By Tera Lessard
WSU Spokane

The key to reducing your waste is to think about the three R’s: Reduce, Reuse and Recycle. Using this lens can help you choose items that come in recyclable or reusable packaging, or find creative ways to use what you already have instead of purchasing something new. If you are just starting your sustainability journey, try choosing just one item to become more contentious about. Small efforts have big impacts.

  1. Know what you can put in the WSU recycle bin. If you have an item that you cannot recycle on campus, but you can recycle it with the City of Spokane Recycling Service, consider bringing the item home with you. I often bring non-corrugated cardboard and #3-#7 plastics back home with me to recycle.
  2. Green your meetings. Reduce paper waste by sending meeting agendas, handouts and notes as e-documents for the group to review in advance. Or if your meeting space has a screen, put the agenda on the screen instead of providing paper copies. Lately, I’ve been challenging myself to remember everything on the agenda without a copy – a great mental exercise!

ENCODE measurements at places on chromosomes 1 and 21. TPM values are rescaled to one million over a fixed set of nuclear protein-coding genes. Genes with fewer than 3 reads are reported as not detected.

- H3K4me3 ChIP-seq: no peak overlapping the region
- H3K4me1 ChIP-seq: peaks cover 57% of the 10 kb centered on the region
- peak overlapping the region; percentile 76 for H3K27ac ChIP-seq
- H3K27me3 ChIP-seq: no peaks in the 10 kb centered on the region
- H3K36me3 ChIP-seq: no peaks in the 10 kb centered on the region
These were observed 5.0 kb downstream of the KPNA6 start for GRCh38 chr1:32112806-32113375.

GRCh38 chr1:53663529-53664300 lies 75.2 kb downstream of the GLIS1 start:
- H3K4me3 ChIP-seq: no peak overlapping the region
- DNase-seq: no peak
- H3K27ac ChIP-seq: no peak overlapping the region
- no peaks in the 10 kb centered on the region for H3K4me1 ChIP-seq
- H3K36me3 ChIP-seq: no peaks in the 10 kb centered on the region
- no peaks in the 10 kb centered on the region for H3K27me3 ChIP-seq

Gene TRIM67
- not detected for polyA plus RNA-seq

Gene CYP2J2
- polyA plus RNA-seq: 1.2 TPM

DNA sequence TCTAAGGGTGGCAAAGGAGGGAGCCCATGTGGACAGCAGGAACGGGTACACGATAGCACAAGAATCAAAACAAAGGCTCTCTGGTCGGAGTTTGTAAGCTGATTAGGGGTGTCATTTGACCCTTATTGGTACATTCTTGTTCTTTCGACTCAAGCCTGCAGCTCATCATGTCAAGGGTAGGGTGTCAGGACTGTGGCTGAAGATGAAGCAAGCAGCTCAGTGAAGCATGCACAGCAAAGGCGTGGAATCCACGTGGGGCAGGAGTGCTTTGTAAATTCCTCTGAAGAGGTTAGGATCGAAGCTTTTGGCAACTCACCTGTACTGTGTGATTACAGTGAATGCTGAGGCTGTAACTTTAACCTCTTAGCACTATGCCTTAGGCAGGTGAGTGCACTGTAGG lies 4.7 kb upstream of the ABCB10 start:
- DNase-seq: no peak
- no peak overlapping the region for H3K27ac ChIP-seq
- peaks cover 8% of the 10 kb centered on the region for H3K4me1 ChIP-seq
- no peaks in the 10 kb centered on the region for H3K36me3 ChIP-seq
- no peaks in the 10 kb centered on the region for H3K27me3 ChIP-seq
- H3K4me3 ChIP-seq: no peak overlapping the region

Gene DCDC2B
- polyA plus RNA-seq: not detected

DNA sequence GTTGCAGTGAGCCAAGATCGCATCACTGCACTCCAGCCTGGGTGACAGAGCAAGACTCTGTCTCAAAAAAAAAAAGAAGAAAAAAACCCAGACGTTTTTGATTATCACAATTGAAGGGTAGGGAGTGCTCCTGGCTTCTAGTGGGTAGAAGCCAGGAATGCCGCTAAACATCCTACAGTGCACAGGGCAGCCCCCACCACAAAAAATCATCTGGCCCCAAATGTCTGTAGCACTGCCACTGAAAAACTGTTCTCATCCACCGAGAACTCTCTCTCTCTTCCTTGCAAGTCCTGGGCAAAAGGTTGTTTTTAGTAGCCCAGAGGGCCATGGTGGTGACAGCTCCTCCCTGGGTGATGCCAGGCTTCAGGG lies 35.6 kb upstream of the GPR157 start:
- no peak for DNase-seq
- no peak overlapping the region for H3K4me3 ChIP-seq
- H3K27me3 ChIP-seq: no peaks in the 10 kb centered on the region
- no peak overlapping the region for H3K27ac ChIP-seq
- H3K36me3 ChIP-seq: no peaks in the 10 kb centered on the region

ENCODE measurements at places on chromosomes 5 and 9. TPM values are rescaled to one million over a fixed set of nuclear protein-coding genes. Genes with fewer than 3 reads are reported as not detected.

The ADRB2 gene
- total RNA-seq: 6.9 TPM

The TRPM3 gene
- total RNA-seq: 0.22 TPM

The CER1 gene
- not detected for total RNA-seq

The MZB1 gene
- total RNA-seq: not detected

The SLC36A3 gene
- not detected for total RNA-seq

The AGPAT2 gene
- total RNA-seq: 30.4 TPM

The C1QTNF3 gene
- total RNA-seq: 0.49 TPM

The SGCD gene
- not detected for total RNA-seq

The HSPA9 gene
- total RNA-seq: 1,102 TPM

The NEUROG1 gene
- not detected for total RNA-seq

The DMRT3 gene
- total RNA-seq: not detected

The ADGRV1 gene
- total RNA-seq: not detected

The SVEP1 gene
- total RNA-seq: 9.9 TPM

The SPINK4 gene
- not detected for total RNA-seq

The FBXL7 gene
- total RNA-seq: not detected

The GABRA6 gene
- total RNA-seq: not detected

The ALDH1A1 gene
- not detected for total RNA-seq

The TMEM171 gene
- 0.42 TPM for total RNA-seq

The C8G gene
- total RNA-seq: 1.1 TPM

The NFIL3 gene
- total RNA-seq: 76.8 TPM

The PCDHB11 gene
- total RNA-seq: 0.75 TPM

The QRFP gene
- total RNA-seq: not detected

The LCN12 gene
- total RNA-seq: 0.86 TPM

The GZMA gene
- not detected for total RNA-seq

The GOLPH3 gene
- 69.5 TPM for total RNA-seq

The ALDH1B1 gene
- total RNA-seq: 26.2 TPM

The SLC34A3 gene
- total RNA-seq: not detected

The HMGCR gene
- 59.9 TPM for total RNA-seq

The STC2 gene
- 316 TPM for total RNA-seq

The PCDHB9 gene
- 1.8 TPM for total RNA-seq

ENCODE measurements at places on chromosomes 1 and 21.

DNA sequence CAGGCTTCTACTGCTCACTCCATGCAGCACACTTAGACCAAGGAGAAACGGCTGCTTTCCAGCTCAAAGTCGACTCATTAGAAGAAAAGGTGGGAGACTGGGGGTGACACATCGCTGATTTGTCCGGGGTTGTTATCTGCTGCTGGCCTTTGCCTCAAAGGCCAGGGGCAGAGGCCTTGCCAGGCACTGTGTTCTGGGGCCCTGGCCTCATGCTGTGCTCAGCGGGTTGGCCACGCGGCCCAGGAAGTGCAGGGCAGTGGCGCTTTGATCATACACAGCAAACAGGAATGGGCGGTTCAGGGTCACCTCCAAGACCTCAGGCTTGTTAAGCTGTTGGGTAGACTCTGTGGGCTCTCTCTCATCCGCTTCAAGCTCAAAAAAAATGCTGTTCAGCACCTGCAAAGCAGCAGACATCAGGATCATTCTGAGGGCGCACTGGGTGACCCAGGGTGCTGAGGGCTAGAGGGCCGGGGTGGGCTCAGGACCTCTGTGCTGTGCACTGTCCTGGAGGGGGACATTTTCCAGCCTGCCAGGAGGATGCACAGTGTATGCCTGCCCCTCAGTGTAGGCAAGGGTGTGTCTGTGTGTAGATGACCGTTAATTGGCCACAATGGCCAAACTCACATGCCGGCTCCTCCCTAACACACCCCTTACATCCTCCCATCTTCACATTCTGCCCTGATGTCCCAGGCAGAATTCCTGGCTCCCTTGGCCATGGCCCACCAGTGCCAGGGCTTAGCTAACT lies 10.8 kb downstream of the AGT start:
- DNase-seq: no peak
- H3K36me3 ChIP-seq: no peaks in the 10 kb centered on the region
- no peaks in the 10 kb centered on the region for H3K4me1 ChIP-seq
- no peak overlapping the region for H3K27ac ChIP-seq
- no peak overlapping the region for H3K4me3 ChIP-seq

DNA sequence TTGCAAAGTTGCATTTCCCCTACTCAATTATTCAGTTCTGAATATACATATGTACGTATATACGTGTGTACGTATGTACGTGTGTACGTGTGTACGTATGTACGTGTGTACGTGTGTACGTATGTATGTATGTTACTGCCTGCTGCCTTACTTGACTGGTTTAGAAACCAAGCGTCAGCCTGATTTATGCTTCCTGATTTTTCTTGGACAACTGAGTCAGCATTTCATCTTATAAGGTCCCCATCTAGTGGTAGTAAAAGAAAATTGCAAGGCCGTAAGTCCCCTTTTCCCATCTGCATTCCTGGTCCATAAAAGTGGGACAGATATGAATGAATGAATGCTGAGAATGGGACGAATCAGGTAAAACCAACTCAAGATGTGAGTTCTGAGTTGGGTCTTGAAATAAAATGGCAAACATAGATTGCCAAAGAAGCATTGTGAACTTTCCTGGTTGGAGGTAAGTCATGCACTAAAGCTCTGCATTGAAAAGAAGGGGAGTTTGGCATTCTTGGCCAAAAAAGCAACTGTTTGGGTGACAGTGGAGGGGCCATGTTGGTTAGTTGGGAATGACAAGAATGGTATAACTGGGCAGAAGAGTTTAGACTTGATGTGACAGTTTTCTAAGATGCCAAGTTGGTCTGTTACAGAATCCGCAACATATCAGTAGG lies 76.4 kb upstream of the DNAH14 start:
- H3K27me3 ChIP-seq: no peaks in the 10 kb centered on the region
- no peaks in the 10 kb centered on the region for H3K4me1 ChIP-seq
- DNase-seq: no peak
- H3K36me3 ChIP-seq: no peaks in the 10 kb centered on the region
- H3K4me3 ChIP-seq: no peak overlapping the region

3. Stock your workspace with reusable items. For lunches, keep items such as a plate, bowl, flatware and cloth napkins. Be a superstar and bring these items with you to potlucks for a zero waste lunch. Refillable ink pens and mechanical pencils are a great choice over disposable utensils that break and become garbage when they run out of ink. Keep a refillable water bottle at work to stay hydrated without adding plastic bottles to our landfills. When you go out for coffee, bring your own mug.
  4. Use hand dryers. Instead of using paper towels to dry your hands, try using the hot air dryer. The newer models are more efficient, quickly drying your hands while reducing their energy usage.
  5. Consider your food waste. Do you have a garden? How about houseplants? You can make your own nutrient-rich fertilizer by composting your food waste and shredded paper (which is not recyclable). I often bring food scraps like hard-boiled egg shells or apple cores back home with me to compost. For more information on how to start composting, contact the Volunteer Master Composters by email or at 509-477-6800, or Tera Lessard at